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Time and space resolved interferometry for laser-generated fast electron measurements
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View: Figures


Image of FIG. 1.
FIG. 1.

Experimental setup showing the main beam, the target, the probe beam reflecting off the target and the interferometer (in gray shaded box).

Image of FIG. 2.
FIG. 2.

Working principle of the TASRI: the plasma expansion on the rear target surface (see Fig. 3) is imaged by the probe beam, goes through a Mach–Zehnder, and is selected by a slit. A central slice of the image is passed through a spectrometer to have time information exploiting the linear chirp of the probe beam. A motion of the fringes corresponds to a phase shift at the target rear surface.

Image of FIG. 3.
FIG. 3.

Schematic of the phase measurement. (a) Case of an unperturbed target: the target rear surface acts as a perfect mirror. (b) Case of a weakly perturbed target by the early plasma expansion: the phase shift is significant on the laser axis only, while negligible further away. (c) Case of a strongly expanded target, leading to a pronounced phase shift everywhere, mostly in the central region.

Image of FIG. 4.
FIG. 4.

Phase map (in radians) measured from a target irradiated with a , 320 fs laser pulse. The dotted lines indicate the distance from the center of the heated zone. The top and bottom maps are simply sign reversal of each other.

Image of FIG. 5.
FIG. 5.

Bulk electron temperature vs laser energy as reported in Refs. 11, 13, 18, and 32 for a target of thickness .

Image of FIG. 6.
FIG. 6.

Schematic for the reconstruction of the 2D density expansion maps from a series of side-by-side 1D expansion profiles. Overlaid are shown some rays of the probe beam incident at 45° and propagating in the 2D density profile. Note that the bins shown in the figure are only a schematic representation, the real calculation being made with a much finer mesh, as shown in Fig. 7.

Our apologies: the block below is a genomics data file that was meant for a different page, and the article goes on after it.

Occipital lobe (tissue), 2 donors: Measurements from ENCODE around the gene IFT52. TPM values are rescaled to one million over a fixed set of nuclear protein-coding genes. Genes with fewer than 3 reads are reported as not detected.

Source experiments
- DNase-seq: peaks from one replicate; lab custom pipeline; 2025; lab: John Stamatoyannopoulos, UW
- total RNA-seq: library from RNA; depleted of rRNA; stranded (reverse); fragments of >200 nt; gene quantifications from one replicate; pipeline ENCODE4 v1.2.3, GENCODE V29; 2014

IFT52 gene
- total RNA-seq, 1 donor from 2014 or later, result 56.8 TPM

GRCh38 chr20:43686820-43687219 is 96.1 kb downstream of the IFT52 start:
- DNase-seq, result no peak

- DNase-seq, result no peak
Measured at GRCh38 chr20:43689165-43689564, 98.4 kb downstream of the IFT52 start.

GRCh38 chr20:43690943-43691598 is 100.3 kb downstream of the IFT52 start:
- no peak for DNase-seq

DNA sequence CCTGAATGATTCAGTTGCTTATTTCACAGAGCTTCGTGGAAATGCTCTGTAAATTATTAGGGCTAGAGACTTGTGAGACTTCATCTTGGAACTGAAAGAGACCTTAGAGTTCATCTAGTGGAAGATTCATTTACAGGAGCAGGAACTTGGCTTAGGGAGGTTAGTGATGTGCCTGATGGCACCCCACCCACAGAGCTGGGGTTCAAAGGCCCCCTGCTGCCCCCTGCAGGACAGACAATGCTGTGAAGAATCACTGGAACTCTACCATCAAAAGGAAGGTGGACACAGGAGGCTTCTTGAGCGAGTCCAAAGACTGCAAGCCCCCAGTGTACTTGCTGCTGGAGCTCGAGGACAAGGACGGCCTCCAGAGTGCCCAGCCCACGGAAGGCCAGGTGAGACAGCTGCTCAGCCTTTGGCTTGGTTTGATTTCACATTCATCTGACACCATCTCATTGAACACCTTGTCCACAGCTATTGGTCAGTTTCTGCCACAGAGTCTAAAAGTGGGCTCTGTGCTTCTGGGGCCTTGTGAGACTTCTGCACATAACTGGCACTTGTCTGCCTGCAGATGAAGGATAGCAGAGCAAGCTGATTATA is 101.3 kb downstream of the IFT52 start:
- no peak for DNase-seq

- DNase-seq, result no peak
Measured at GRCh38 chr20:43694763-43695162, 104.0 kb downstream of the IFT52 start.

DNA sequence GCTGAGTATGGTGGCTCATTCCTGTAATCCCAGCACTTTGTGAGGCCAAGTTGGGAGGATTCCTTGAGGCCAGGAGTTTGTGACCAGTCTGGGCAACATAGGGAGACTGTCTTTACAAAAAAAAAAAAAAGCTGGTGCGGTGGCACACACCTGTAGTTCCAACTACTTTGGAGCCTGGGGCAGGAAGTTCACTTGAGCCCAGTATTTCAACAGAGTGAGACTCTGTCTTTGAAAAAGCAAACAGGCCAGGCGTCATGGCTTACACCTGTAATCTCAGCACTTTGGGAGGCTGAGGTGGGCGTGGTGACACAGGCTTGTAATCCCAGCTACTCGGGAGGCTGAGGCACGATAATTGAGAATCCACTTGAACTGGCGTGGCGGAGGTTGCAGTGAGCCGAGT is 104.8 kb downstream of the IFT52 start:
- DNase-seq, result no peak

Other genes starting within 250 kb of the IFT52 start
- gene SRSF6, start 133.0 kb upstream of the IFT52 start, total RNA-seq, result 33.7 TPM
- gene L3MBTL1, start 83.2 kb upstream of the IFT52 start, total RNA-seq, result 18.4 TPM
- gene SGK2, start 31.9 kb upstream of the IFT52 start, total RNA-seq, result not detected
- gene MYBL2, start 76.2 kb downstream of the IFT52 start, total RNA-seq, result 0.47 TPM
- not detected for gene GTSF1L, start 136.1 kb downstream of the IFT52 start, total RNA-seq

Image of FIG. 7.
FIG. 7.

2D profiles of the expanding plasma obtained by binning electron density profiles retrieved using the 1D model described in Ref. 35. (a) Isodensity contour map corresponding to 20 ps after the start of the expansion and (b) 3D view of the expanding plasma after 8 ps, with the trajectory of one probe beam ray.

Image of FIG. 8.
FIG. 8.

(a) Radial density distribution of the hot electrons initiating the expansion . (b) Bulk electron temperature resulting from target heating. Both are shown for three Al target thicknesses and a laser intensity with pulse duration .

Image of FIG. 9.
FIG. 9.

Schematic of an electron density profile, showing how the phase is calculated by integration of the trajectory through the plasma with changing density. The probe beam is coming from the right side.

Image of FIG. 10.
FIG. 10.

Total collision frequency vs temperature for various densities of the Al target (see text for a description of the collision model). The density corresponds to the Al solid density, i.e., to an electron density of . Above the red line, collisional effects cannot be neglected in the dephasing calculation.

Image of FIG. 11.
FIG. 11.

(a) Influence of collisions on the dephasing computed with , , and . (b) Same as (a) but with .

Image of FIG. 12.
FIG. 12.

Plots of the phase of the exact solution (dotted line) given by Eq. (C14), WKB approximation (dashed line) and the difference between both (solid line) as a function of (in this case and ).


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752b84549af89a08dbdd7fdb8b9568b5 journal.articlezxybnytfddd
Scitation: Time and space resolved interferometry for laser-generated fast electron measurements